Series: Stand-alone (?)
Release Date: September 2, 2014
Publisher: Entangled Teen
Genre: YA – Steampunk
Feisty teenage thief Maeko and her maybe-more-than-friend Chaff have scraped out an existence in Victorian London’s gritty streets, but after a near-disastrous heist leads her to a mysterious clockwork cat and two dead bodies, she’s thrust into a murder mystery that may cost her everything she holds dear.
Her only allies are Chaff, the cat, and Ash, the son of the only murder suspect, who offers her enough money to finally get off the streets if she’ll help him find the real killer.
What starts as a simple search ultimately reveals a conspiracy stretching across the entire city. And as Maeko and Chaff discover feelings for each other neither was prepared to admit, she’s forced to choose whether she’ll stay with him or finally escape the life of a street rat. But with danger closing in around them, the only way any of them will get out of this alive is if all of them work together.
THE GIRL AND THE CLOCKWORK CAT by Nikki McCormack sure sounds good on paper. A thief, a cat with a mechanized leg, a murder, and conspiracies all set in Victorian London. What’s not to like?! Eh, a few actually.
For me the lure of Steampunk novels is it’s unique and fantastical world building, It’s like the Industrial Revolution on steroids where the world is getting modernized exponentially on one hand, and on the other there’s an expectation for society to stay as is, keeping tradition and heeding to rules of conduct and class. Quite the contrast which turns the characters into mavericks.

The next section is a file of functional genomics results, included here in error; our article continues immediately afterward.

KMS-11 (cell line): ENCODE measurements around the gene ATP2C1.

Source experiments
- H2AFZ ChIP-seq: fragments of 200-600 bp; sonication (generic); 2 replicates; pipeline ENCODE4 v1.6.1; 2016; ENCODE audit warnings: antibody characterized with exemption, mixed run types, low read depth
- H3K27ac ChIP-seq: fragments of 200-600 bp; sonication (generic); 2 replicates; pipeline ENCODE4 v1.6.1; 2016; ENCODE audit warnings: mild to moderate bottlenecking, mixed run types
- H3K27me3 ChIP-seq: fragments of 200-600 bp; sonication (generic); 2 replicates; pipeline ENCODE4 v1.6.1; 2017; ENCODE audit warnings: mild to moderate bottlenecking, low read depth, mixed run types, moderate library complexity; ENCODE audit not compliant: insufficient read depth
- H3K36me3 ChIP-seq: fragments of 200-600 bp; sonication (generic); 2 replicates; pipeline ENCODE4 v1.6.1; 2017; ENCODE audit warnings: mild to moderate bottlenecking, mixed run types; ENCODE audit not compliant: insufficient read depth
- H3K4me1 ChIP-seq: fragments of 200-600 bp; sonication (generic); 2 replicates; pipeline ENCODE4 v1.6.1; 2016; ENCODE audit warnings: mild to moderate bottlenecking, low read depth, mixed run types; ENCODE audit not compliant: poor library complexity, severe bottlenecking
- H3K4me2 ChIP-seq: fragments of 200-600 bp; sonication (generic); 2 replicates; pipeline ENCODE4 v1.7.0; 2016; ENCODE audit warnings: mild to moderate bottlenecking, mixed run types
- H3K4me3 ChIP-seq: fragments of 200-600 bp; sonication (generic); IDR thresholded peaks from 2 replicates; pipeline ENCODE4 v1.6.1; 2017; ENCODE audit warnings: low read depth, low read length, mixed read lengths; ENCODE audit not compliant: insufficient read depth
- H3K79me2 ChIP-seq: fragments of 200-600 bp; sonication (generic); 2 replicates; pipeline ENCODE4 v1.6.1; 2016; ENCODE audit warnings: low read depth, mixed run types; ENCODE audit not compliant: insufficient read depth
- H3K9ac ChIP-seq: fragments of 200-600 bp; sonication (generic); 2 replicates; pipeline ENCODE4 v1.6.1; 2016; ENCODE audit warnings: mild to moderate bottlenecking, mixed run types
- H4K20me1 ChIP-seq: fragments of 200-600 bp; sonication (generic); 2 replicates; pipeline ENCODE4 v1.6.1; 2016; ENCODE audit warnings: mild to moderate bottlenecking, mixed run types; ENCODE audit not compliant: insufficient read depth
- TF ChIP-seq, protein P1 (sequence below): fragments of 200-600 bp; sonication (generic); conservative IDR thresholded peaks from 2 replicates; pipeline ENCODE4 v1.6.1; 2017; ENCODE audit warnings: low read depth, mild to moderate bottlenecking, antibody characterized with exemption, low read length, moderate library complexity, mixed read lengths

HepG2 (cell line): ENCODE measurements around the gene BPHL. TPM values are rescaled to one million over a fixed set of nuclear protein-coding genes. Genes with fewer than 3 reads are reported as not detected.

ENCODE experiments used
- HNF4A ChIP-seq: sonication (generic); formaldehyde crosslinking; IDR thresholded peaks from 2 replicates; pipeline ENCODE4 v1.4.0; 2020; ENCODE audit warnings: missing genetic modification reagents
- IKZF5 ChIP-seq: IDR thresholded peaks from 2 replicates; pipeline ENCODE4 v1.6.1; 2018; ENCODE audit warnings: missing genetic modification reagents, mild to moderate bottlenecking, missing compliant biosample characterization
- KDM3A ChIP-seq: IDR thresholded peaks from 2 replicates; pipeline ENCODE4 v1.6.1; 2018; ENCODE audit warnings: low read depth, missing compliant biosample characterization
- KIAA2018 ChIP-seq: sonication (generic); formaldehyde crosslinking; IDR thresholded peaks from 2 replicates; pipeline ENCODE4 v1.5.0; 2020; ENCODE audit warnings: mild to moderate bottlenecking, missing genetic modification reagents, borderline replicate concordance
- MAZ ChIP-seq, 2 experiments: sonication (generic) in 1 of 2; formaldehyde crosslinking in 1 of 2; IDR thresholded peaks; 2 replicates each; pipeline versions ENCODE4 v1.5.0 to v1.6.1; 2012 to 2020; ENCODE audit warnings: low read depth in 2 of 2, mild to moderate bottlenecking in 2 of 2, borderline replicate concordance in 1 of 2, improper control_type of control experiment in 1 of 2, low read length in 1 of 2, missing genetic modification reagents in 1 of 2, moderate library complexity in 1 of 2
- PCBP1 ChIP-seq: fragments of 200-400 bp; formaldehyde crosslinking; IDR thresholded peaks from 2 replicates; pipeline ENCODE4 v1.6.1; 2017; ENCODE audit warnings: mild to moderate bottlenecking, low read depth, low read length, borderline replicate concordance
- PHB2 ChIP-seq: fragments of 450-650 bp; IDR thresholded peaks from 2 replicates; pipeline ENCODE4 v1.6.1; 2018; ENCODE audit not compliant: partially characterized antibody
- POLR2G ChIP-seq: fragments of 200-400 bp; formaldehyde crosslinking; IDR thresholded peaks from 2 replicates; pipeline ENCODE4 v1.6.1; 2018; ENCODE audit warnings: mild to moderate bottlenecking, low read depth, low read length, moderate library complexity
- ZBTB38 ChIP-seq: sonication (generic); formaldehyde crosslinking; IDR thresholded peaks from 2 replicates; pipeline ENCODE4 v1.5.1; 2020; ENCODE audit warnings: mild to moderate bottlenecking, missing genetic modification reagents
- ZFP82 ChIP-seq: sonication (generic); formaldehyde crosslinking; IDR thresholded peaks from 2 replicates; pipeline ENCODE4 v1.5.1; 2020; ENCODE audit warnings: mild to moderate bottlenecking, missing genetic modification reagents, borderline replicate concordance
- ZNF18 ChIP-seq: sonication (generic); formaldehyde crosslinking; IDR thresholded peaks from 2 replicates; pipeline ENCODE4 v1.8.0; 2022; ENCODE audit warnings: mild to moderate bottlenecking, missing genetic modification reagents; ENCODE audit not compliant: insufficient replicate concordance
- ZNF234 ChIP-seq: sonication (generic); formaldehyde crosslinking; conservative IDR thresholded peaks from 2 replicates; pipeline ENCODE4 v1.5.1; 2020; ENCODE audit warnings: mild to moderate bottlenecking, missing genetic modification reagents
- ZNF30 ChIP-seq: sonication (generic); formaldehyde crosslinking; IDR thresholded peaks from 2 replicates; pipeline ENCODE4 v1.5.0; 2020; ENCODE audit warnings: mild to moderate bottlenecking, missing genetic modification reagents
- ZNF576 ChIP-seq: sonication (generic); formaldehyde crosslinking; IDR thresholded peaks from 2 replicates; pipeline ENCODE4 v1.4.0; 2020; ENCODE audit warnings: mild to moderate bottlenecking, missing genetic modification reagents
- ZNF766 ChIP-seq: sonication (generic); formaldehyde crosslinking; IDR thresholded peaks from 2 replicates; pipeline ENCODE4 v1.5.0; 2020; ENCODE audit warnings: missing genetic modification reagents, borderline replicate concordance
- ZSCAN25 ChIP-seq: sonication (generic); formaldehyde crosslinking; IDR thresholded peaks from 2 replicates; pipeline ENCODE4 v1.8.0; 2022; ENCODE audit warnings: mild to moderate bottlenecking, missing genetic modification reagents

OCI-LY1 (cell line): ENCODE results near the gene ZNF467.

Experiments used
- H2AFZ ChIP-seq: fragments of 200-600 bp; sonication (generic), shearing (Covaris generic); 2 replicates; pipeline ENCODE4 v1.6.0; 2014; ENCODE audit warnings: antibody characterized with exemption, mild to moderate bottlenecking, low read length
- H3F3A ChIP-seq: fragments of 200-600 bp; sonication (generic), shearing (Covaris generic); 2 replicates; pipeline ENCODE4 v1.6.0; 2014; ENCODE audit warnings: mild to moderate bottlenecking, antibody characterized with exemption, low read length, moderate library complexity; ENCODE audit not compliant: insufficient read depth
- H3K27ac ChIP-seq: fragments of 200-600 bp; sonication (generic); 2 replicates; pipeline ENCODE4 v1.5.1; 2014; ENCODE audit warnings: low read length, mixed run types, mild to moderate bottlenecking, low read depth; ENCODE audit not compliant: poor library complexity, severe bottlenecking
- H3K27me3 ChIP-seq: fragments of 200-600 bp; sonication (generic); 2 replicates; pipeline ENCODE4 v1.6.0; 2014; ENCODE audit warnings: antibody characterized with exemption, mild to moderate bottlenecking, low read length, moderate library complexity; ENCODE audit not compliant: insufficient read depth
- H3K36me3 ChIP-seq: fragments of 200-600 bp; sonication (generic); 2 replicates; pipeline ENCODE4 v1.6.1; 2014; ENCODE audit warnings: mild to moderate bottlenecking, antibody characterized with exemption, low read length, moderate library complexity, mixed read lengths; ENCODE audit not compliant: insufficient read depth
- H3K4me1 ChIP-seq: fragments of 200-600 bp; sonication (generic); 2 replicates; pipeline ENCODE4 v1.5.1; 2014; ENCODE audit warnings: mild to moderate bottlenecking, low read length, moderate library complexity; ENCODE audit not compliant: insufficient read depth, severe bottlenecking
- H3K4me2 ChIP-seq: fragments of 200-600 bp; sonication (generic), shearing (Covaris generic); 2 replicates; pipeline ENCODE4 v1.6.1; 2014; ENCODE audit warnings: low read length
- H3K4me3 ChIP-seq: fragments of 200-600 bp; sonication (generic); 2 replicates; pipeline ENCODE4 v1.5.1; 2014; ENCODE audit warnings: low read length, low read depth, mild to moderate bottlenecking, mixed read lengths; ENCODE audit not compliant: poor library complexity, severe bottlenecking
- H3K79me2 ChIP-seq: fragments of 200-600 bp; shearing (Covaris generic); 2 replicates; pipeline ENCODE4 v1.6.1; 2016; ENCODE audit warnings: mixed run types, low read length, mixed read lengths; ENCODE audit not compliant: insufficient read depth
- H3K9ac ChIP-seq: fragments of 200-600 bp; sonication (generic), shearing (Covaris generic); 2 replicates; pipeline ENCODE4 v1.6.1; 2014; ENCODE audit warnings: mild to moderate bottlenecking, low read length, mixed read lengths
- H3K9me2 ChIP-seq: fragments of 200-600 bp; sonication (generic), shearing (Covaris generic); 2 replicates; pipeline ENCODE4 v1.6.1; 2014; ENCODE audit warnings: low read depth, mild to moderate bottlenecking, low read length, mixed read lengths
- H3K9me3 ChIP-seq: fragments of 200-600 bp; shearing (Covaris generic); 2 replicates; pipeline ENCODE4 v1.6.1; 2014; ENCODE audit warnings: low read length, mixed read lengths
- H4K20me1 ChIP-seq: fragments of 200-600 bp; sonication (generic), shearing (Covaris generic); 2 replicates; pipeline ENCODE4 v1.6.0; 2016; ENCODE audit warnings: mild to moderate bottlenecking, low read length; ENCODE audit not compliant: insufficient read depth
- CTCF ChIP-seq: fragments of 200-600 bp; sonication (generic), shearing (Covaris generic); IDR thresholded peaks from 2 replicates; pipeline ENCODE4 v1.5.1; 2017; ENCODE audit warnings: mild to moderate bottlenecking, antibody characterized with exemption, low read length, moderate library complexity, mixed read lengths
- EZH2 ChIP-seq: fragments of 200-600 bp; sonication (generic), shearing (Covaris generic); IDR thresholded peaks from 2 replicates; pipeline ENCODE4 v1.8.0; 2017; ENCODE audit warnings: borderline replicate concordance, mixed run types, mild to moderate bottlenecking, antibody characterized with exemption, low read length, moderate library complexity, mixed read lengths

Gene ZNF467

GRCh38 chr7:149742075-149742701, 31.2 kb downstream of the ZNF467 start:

Unfortunately THE GIRL AND THE CLOCKWORK CAT has close to none in terms of world building. Aside from mentions here and there of automated carriages, horses, etc. and the cat’s leg, I didn’t really feel I was in Steampunk Victorian London. The details of this world is left for us to construct and imagine which didn’t bode well with me.
The dialogue also didn’t feel authentic. Street urchins like Maeko has a way of speaking and some people might take it for granted but I am particular when it comes of word usage and “book accents” on my historical reads. Aside from the world, how people converse is another device authors use to take us back to a certain time period. No cockney accent here.
Now it’s not all that bad. I like the premise of THE GIRL AND THE CLOCKWORK CAT, it’s the kind of craziness that I enjoy reading. I love the chase, the process of solving the murder mystery, getting away from the bad guys, and redeeming some of the characters. Unfortunately the execution of the story fell short. Maeko could’ve been an interesting heroine to follow but she and the rest of the characters need depth, dimension, and layers to flesh them out.